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Homing Endonuclease Genes: New Tools for Mosquito Population Engineering and Control

The inability to ensure that newly introduced genes will become established within regional mosquito populations has been a major roadblock to the advancement of genetic strategies for vector control. Dr. Burt and his colleagues are investigating homing endonuclease genes (HEGs), so-called "parasitic" genes that can spread rapidly through mosquito populations even if they harm the host insect. This gives HEGs the potential to move newly introduced traits, such as sterility or inability to transmit disease, through a population quickly. The project's ultimate goal is to develop HEGs as a flexible, robust, powerful, and safe system to drive useful traits through populations of mosquitoes that transmit malaria. Burt (Grand Challenges in Global Health: 2005-2015 retrospective)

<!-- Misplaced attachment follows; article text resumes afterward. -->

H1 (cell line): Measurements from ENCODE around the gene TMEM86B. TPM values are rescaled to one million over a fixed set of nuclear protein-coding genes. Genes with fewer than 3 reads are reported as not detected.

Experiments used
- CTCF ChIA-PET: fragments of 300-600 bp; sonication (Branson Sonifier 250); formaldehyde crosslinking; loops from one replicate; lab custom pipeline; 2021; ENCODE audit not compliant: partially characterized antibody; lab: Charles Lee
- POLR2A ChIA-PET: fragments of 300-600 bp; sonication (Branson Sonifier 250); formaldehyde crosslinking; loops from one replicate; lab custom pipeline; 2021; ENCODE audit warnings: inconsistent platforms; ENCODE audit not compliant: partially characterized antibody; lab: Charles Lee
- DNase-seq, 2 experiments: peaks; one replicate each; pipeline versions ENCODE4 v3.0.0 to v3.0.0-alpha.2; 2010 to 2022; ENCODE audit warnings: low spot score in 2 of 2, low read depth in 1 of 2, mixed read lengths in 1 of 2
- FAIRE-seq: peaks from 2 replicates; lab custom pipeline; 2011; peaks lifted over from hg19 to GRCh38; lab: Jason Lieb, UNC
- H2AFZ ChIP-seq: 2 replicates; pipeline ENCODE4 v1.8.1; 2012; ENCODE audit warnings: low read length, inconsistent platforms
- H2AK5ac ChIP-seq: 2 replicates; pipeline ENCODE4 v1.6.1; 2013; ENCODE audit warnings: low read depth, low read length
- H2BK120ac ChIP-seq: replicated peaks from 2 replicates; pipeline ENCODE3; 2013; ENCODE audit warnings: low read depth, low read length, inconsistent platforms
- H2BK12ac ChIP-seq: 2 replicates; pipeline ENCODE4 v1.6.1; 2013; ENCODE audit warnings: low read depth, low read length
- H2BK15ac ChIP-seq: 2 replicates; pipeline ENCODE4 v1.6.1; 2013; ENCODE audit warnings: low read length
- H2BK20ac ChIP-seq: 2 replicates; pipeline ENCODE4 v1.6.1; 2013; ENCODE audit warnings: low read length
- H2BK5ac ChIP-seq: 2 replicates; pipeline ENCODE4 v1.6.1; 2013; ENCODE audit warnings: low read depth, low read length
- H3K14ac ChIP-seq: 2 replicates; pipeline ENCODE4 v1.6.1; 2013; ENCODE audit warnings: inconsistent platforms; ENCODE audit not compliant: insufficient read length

More information about Develop a Biological Strategy to Deplete or Incapacitate a Disease-transmitting Insect Population

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